Recently in Photography

  Page 104 of 307 in Photography  

panasonic-gx7-front.jpg

This week on The Digital Story show: Gloom and doom camera sales, an LCD-only existence (I think not!), notes from the field - All of this and more on today's photography podcast.

Story #1 - Gloom and Doom Camera Sales - the reports have been filing in: Nikon rethinks 1 System and cuts 2013 forecast citing poor sales, Olympus stems losses but PEN sales disappoint, and Weak demand for mirrorless cameras hurting major manufacturers. So what is going on here?

We've already seen the decline in compact camera sales, and that trend seems to be creeping into mirrorless and even DSLRs in certain price ranges. At the same time, smart phones are getting better and seen as a viable alternative to dedicated cameras.

This could present an interesting opportunity to enthusiast photographers who are willing to use interchangeable lens cameras and can produce images that look different than what can be captured with a smart phone.

Story #2 - An LCD Only Existence? I've just spent a couple weeks testing some excellent compacts. Although their picture-taking prowess is impressive, the big drawback was composing on LCDs in bright conditions.

Personally, I'm not ready for an LCD only existence. Even when shooting with compacts, which I love, I need a built-in or accessory viewfinder for those times when an LCD just isn't practical.

Story #3 - Notes from the Field - During my recent work in Santa Barbara, camping at Sugarloaf, and exploring the island of Oahu, I am more convinced than ever that traveling light improves my creativity. I explain why in the third story of today's show.

Listen to the Podcast

In addition to subscribing in iTunes, you can also download the podcast here (35 minutes). You can support this podcast by purchasing the TDS iPhone App for only $2.99 from the Apple App Store.

Monthly Photo Assignment

The August 2013 photo assignment is Street Scene.

More Ways to Participate

Want to share photos and talk with other members in our virtual camera club? Check out our Flickr Public Group. And from those images, I choose the TDS Member Photo of the Day.


iPad for Digital Photographers

If you love mobile photography like I do, then you'll enjoy iPad for Digital Photographers-- now available in print, Kindle, and iBooks versions.

Podcast Sponsors

Red River Paper -- Keep up with the world of inkjet printing, and win free paper, by liking Red River Paper on Facebook.

Make Your Photos Sizzle with Color! -- SizzlPix is like High Definition TV for your photography.Special Summer Sale! Just add "TDS: in the comments space of your SizzlPix! order, and you will get 20 percent off the entire order. Limited time offer. Take advantage now.

Need a New Photo Bag? Check out the Lowepro Specialty Store on The Digital Story and use discount code LP20 to save 20% at check out.

Want to Comment on this Post?

You can share your thoughts at the TDS Facebook page, where I'll post this story for discussion.

Regardless of which camera I'm using on location, I pull out my iPhone for a finishing shot. Why? Because with the iPhone I also capture the geotags and correct time. I can apply this information to my "regular camera" shots later on in Aperture or iPhoto. This is especially handy if I forgot to change the timestamp on my DSLR while on the road.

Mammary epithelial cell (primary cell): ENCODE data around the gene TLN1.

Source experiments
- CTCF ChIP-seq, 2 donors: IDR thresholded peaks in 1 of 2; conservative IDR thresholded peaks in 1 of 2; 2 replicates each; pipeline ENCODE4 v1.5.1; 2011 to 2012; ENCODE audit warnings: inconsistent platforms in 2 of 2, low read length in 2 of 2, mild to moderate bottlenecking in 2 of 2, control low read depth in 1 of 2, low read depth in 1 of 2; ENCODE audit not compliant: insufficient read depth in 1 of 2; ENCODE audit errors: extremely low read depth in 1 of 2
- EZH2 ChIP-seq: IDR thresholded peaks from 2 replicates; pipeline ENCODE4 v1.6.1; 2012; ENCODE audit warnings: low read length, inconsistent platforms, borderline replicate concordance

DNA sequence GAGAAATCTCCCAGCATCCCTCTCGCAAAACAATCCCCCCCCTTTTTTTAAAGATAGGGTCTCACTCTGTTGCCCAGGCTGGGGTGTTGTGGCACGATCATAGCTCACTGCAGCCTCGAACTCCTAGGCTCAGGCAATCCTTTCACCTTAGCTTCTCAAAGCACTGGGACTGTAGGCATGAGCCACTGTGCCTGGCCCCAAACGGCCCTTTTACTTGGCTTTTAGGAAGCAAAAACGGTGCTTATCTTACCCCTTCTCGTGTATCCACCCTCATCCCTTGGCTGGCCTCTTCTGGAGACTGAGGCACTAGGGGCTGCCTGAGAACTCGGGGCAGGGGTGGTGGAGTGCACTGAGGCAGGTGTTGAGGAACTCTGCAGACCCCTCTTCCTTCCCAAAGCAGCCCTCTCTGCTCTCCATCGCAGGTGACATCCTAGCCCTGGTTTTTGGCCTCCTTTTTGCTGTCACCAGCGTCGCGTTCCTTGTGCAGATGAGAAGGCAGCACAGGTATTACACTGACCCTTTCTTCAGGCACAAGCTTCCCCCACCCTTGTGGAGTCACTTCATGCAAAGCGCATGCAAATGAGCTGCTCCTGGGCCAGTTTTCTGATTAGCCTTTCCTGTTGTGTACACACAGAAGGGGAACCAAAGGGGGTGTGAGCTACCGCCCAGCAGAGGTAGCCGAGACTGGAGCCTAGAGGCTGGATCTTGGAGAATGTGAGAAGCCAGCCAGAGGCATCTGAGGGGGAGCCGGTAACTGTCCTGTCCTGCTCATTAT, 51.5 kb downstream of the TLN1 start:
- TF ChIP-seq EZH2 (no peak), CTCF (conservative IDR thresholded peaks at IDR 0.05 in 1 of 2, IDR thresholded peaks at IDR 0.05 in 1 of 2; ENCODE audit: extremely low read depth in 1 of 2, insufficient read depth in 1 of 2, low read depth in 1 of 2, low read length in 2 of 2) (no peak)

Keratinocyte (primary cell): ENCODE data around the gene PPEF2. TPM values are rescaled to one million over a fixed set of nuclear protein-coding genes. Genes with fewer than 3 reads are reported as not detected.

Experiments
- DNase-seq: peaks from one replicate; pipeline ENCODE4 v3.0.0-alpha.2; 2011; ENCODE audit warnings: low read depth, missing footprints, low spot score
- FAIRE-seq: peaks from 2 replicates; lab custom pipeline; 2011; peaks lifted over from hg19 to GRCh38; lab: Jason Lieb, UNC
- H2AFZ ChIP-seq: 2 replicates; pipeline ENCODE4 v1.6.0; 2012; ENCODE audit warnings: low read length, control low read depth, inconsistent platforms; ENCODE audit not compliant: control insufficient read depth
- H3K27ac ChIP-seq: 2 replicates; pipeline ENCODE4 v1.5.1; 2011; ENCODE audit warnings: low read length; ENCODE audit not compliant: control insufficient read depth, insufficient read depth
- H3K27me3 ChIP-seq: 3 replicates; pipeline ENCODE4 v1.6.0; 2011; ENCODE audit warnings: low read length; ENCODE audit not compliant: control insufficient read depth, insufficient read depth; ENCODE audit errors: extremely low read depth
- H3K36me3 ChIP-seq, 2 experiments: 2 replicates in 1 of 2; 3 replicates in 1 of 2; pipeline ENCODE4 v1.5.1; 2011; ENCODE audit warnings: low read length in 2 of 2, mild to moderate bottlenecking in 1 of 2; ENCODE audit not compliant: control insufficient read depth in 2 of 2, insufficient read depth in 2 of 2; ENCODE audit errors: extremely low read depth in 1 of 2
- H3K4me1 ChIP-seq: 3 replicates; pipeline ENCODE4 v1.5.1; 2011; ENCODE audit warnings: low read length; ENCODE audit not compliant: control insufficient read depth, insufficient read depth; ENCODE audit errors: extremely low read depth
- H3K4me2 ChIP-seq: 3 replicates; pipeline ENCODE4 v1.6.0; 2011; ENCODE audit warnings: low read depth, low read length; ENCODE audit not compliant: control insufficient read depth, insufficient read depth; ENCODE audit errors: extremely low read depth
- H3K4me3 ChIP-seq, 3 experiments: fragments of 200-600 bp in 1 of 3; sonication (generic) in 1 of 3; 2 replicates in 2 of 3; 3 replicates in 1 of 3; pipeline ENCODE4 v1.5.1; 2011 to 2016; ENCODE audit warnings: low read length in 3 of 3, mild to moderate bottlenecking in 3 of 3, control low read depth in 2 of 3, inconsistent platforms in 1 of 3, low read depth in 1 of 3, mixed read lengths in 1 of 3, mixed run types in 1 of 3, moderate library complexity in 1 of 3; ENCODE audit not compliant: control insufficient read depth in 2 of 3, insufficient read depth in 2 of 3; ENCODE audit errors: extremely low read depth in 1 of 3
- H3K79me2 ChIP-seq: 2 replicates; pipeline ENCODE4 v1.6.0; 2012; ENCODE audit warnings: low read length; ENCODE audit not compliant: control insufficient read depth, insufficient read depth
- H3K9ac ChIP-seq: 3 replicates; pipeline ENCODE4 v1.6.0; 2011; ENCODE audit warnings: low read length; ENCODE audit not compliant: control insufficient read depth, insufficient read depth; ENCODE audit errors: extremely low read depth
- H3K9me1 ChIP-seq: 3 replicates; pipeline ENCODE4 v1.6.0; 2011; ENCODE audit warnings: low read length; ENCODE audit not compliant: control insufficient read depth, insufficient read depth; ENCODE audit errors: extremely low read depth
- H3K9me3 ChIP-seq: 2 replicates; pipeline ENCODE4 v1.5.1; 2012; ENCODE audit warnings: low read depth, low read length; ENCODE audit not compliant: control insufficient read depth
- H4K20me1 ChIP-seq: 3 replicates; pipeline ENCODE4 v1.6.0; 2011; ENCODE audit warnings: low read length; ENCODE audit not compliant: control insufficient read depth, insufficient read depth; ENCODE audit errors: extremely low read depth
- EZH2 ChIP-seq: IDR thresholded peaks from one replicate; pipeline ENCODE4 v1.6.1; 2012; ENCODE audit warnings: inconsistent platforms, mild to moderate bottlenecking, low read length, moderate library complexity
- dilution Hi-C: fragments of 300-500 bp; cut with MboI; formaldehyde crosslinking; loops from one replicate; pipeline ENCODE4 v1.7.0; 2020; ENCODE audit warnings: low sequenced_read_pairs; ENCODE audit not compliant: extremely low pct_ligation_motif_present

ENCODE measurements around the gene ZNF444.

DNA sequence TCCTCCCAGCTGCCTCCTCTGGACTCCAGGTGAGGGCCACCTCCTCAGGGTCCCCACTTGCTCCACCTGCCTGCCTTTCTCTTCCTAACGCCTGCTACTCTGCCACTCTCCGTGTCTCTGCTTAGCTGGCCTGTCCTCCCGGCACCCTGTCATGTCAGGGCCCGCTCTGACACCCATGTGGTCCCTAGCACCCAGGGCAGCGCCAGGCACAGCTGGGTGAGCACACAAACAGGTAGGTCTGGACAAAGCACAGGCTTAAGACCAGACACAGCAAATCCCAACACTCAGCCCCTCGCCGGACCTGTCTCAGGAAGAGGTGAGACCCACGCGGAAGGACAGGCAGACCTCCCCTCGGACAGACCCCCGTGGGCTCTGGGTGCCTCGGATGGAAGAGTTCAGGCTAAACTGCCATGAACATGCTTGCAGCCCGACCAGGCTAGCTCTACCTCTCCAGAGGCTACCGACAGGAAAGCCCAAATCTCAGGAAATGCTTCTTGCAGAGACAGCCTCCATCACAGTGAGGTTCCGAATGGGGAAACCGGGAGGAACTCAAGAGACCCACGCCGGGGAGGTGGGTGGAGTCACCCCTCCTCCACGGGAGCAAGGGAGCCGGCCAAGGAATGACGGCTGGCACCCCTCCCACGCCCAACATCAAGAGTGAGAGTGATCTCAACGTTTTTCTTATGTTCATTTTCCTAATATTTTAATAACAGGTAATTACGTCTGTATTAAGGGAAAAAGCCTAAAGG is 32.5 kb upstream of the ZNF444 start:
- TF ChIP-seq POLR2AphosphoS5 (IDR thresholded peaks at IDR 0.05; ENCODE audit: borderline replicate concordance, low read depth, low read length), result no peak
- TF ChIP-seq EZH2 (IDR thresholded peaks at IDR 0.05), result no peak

Oahu at Sunset Captured with an iPhone 4S Oahu at Sunset - panorama captured with an iPhone 4S and displayed in iPhoto. Photo by Derrick Story.

To simplify this process, I use Photo Stream to backup all of my iPhone images to iCloud. I've then set up iPhoto on my Mac to import all of the Photo Stream pictures into the iPhoto library for safe keeping. (And thanks to the unified library, I can open all of this in Aperture too.)

When I return home and open up my Mac, everything is there waiting for me... geotags and all.

More Aperture/iPhoto Tips and Techniques

To learn more about using Aperture and iPhoto together, visit my Using iPhoto and Aperture Together on lynda.com. Also, take a look at our Aperture 3 Learning Center. Tons of free content about how to get the most out of Aperture.

Want to Comment on this Post?

You can share your thoughts at the TDS Facebook page, where I'll post this story for discussion.

Sometimes travel is bliss.

I've been on the road using the Flickr iPhone app, which a beautiful on all accounts. Now back home, I fired up my Mac and noticed that Yahoo had added an ugly, purple Yahoo Nav bar to the top of my Flickr page.

Ugly Purple Yahoo Nav Bar on Top of Flickr

This is a step backwards.

After finally implementing a design that is worthy of quality photography, this distracting nav bar, plunked right on top of another nav bar, looks like an executive decision by someone who clearly doesn't understand the audience the site is serving.

Maybe there's a way to turn it off, and I simply have not found it yet. I explored both my Flickr and Yahoo settings, however, and didn't see an option.

So here's my constructive suggestion, Yahoo. Go ahead and enable the ugly, purple nav bar by default to meet your corporate needs. But, for those of us who are paying for our Flickr accounts, give us an option to turn off the nav bar like we can with the hideous ads that Yahoo serves to the free accounts. (And if that option currently exists, and I missed it, my apologies.)

Think about it. It's absolutely the right thing to do.

Want to Comment on this Post?

You can share your thoughts at the TDS Facebook page, where I'll post this story for discussion.


Flickr Essential Training 2013 - I explore the entire Flickr universe, mobile and computer, in my lynda.com title, Flickr Essential Training. Stop by and take a look.

camfind-search.jpg

For years I've been telling mobile photographers to take pictures, not notes. You see an item that has useful information, such as a historical placard, take a picture of it for future reference.

The iPhone app, CamFind takes this technique to a new level. Just take a picture of a product, landmark, restaurant sign, QR code, or barcode, and CamFind will search the Web to find you as much information as possible about the item in question.

In my informal testing, the results were both fast and useful... most of the time. For example, I took a picture of a bag of Gevalia french roast coffee. CamFind returned results on general price range and places it could be purchased. I then took a picture of our famous landmark in Santa Rosa, Schulz Museum, and CamFind returned results for Schulz Center for Teaching and Learning (correct), lawn and garden products, and the character from Hogan's Heroes.

All in all, this is a useful, and sometimes entertaining app. In most instances you'll likely get the information you need. And the price is right: free.


iPad for Digital Photographers

This is the kind of stuff I write about in iPad for Digital Photographers-- now available in print, Kindle, and iBooks format.

Want to Comment on this Post?

You can share your thoughts at the TDS Facebook page, where I'll post this story for discussion.

I don't carry much while in Hawaii, but I always have my Olympus TG-1 iHS compact camera in my swim trunks' pocket. It's at home both topside for colorful sunsets and in the clear water for turtles and fish.